Washington Foreclosure Laws



How are trust deeds or mortgage liens treated in Washington?

Washington primarily operates as a title theory state where the property title remains in trust until payment in full occurs for the underlying loan. Foreclosure is a non-judicial remedy under this theory. The document that secures the title is usually called a deed of trust. Washington law also permits mortgages to serve as liens upon real property and for judicial foreclosures to occur through the courts. Because the power of sale provisions in deeds of trust is a faster mechanism to effectuate foreclosure, this is the primary vehicle to foreclose.


How are Washington mortgages/trust deeds foreclosed?

The primary method of foreclosure in Washington involves what is known as non-judicial foreclosure. This type of foreclosure does not involve court action but requires notice commonly called notice of sale. When the deed of trust is initially signed it will usually contain a provision called a power of sale clause, which upon default allows a trustee to sell the property in order to satisfy the underlying defaulted loan. The trustee acts as a representative of the lender to effectuate the sale which typically occurs in the form of an auction. Because this is a non-judicial remedy, there are very stringent notice requirements and the legal documents are required to contain the power of sale language in order to use this type of foreclosure method.

Power of Sale Notice Requirements:

  1. Prior to initiating a foreclosure sale the lender must serve a notice of default to the borrower at least 30 days before the proposed sale moves forward. This must be sent by certified or registered mail, and be sent to the attorney for the borrower, if any, and either posted on the subject property or personally served on borrower.
  2. Notice of default as described above must contain certain information, including a description of the default, the lenders identification of the deed of trust and a breakdown of foreclosure costs and fees. At any time up until 11 days before the trustee's sale the loan may be reinstated. The loan may be fully paid off at any time prior to the sale. The lender has discretion to reinstate any loan later than 11 days before any sale.
  3. In the event the loan default is not cured during the initial 30-day period referenced in the notice of default, at least 90 days prior to the trustee's sale, the trustee must mail a notice of trustee's sale to the borrower, and all lien holders and any other parties of interest. This notice must also be recorded with the auditor of the county in which the property is located and otherwise be posted and served in the same manner as the notice of default. The notice must also be published in an approved newspaper for legal notices at two specified time periods for the preceding month before the sale.
  4. Foreclosure sales must take place between 9AM and 4PM on a Friday, unless the Friday is a legal holiday, then the sale will occur the following Monday. Sales must occur within 190 days after the date of first default but may be extended up to 120 days at the trustee's discretion. In the event of a bankruptcy, a sale may be reinstated no more than 45 days from the dismissal of the bankruptcy or lifting of the automatic stay.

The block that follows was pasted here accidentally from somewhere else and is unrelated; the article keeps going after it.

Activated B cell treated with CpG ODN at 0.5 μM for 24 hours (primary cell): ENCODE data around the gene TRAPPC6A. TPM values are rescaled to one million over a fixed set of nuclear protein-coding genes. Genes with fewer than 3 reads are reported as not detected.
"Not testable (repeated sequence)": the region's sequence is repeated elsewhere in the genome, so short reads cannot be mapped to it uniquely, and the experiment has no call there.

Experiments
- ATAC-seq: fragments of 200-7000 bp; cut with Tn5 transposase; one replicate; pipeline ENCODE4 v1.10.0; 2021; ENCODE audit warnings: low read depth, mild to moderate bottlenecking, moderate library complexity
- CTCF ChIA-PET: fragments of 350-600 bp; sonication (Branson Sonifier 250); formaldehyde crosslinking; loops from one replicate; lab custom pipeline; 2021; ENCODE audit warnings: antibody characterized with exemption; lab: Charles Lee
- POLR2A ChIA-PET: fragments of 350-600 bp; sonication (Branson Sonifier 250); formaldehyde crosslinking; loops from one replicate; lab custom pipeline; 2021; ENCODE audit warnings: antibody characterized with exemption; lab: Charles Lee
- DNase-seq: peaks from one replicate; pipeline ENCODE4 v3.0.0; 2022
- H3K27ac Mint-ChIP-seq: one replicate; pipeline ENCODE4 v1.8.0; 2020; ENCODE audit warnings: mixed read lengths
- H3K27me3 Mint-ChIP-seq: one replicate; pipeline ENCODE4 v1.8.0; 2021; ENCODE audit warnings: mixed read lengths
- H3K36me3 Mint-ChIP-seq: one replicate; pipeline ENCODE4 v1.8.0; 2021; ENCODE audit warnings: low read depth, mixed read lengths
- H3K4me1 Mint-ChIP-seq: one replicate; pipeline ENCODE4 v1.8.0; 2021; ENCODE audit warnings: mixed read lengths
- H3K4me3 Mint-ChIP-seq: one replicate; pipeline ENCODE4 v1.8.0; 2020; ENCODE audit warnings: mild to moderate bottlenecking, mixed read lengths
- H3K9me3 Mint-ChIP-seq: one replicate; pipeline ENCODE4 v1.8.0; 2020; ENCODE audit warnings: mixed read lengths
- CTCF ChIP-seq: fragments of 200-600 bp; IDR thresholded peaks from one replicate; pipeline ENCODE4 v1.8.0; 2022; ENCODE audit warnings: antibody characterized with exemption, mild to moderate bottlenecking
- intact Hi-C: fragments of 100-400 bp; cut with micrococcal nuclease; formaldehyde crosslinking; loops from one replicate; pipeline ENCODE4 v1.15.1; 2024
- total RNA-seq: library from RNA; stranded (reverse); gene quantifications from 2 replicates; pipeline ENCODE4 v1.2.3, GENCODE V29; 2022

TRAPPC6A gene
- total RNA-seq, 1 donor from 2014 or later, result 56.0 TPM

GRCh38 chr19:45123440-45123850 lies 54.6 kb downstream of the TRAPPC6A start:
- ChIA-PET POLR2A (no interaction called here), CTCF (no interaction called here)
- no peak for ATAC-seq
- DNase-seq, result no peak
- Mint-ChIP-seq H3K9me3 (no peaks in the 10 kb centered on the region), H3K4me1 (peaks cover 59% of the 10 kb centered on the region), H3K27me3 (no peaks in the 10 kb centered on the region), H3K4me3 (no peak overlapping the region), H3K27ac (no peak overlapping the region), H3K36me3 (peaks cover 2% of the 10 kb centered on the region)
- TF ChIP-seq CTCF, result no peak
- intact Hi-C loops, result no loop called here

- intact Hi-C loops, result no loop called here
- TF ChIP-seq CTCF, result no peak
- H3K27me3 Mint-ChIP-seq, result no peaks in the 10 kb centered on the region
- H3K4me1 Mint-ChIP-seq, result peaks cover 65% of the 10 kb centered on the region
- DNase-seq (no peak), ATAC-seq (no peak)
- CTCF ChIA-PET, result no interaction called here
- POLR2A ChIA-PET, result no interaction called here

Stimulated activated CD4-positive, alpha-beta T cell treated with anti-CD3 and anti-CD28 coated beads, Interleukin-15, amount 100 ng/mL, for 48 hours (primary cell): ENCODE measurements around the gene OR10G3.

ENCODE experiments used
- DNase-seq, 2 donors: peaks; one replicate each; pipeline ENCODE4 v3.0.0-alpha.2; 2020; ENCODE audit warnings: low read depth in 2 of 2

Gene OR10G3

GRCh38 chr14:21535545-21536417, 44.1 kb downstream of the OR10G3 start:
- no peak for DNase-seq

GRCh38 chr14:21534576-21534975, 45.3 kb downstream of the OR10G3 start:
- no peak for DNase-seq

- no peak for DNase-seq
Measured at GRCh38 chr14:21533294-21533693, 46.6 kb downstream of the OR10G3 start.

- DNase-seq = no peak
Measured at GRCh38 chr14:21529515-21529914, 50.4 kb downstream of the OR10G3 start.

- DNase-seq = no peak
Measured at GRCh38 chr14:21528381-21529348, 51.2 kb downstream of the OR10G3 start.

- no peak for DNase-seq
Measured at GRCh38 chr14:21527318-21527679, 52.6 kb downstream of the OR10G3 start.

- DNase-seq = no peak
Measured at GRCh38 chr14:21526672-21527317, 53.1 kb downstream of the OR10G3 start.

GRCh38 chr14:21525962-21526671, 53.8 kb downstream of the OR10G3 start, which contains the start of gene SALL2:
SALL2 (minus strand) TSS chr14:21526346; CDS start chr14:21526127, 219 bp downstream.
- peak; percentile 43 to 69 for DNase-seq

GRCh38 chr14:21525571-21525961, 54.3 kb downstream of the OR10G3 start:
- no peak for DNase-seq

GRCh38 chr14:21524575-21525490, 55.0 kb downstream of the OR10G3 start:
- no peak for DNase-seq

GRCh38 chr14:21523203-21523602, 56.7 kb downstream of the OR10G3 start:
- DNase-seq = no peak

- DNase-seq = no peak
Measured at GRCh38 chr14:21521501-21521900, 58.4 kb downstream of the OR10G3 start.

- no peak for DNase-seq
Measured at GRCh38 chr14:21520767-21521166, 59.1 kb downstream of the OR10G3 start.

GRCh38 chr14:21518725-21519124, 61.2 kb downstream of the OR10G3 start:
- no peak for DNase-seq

In Washington, the lenders can also go to court in what is known as a judicial foreclosure proceeding where the court must issue a final judgment of foreclosure. If the deed of trust does not contain the power of sale language, the lender must seek judicial foreclosure. The property is then sold as part of a publicly noticed sale. A complaint is filed in court along with what is known a lis pendens. A lis pendens is a recorded document that provides public notice that the property is being foreclosed upon.


What are the legal instruments that establish a Washington mortgage?

The documents are known as the deed of trust, and in a commercial transaction, a security agreement. Sometimes the mortgage document is combined with the security agreement. Alternatively, a mortgage is filed to evidence the underlying debt and terms of repayment, which is set forth in the note.


How long does it take to foreclose a property in Washington?

Depending on the timing of the various required notices, it usually takes approximately 120 days to effectuate an uncontested non-judicial foreclosure. This process may be delayed if the borrower contests the action in court, seeks delays and postponements of sales, or files for bankruptcy. Much of the ongoing delays in a foreclosure sales relate to the proper service of parties in interest, governmental agencies and junior lienholders. Difficulty is finding or serving these parties delays the process.


Is there a right of redemption in Washington?

Washington has a no post-sale statutory right of redemption for non-judicial foreclosures. For judicial foreclosures, there is a one-year right of redemption and a residential owner may remain in possession of the property during the redemption period.


Are deficiency judgments permitted in Washington?

Generally, a deficiency judgment may be not obtained using the non-judicial foreclosure process when a property in foreclosure is sold at a public sale for less than the loan amount that the underlying mortgage or deed of trust secures. A deficiency judgment can be obtained in judicial foreclosure sale, unless the property had been abandoned for the preceding six (6) months prior to the foreclosure judgment or decree that would preclude any deficiency.


What statutes govern Washington foreclosures?

The laws that govern Washington foreclosures are found in Title 61 Revised Code Washington (Mortgages, Deeds of Trust and Real Estate Contracts).


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